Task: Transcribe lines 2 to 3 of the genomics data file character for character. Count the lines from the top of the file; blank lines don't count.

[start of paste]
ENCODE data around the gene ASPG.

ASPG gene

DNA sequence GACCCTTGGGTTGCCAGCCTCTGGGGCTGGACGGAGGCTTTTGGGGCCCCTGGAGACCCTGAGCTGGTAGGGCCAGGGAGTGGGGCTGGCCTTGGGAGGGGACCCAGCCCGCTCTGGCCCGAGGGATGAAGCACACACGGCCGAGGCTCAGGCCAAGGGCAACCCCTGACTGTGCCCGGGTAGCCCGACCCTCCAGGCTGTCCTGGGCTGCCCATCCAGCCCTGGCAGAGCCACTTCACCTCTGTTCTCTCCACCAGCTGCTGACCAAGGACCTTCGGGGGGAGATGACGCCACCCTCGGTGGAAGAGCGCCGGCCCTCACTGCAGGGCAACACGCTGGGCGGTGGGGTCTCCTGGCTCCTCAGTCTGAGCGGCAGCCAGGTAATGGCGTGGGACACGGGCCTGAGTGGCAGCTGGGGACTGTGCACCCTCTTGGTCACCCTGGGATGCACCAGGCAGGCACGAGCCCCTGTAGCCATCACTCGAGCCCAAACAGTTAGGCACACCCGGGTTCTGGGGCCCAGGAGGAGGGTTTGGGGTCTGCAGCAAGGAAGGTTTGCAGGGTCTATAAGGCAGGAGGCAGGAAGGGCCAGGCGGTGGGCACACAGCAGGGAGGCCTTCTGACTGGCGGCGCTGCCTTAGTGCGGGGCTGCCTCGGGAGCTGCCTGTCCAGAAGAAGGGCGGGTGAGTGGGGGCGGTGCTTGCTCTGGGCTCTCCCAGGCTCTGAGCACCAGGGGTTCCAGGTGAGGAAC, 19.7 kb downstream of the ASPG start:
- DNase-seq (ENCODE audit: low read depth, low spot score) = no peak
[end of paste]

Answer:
ASPG gene

DNA sequence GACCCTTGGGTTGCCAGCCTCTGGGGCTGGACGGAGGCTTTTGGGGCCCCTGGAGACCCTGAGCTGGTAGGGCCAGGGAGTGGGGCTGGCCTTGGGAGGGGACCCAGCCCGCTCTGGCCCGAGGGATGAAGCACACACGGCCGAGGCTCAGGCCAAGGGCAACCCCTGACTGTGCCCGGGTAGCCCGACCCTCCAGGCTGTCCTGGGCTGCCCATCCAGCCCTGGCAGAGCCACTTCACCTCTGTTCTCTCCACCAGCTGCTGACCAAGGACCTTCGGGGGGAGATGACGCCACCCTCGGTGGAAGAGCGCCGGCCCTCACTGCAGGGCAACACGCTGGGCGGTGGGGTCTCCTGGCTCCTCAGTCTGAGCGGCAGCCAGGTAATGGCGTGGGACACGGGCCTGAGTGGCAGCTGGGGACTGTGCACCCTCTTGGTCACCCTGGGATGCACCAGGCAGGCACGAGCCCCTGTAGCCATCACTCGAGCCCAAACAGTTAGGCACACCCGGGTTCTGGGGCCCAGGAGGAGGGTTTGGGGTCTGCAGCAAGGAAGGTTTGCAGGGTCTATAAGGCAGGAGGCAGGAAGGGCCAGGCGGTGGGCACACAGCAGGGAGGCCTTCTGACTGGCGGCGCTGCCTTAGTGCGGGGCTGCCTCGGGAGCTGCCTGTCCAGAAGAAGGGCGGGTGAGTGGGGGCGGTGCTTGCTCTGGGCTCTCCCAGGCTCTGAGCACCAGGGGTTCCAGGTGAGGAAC, 19.7 kb downstream of the ASPG start: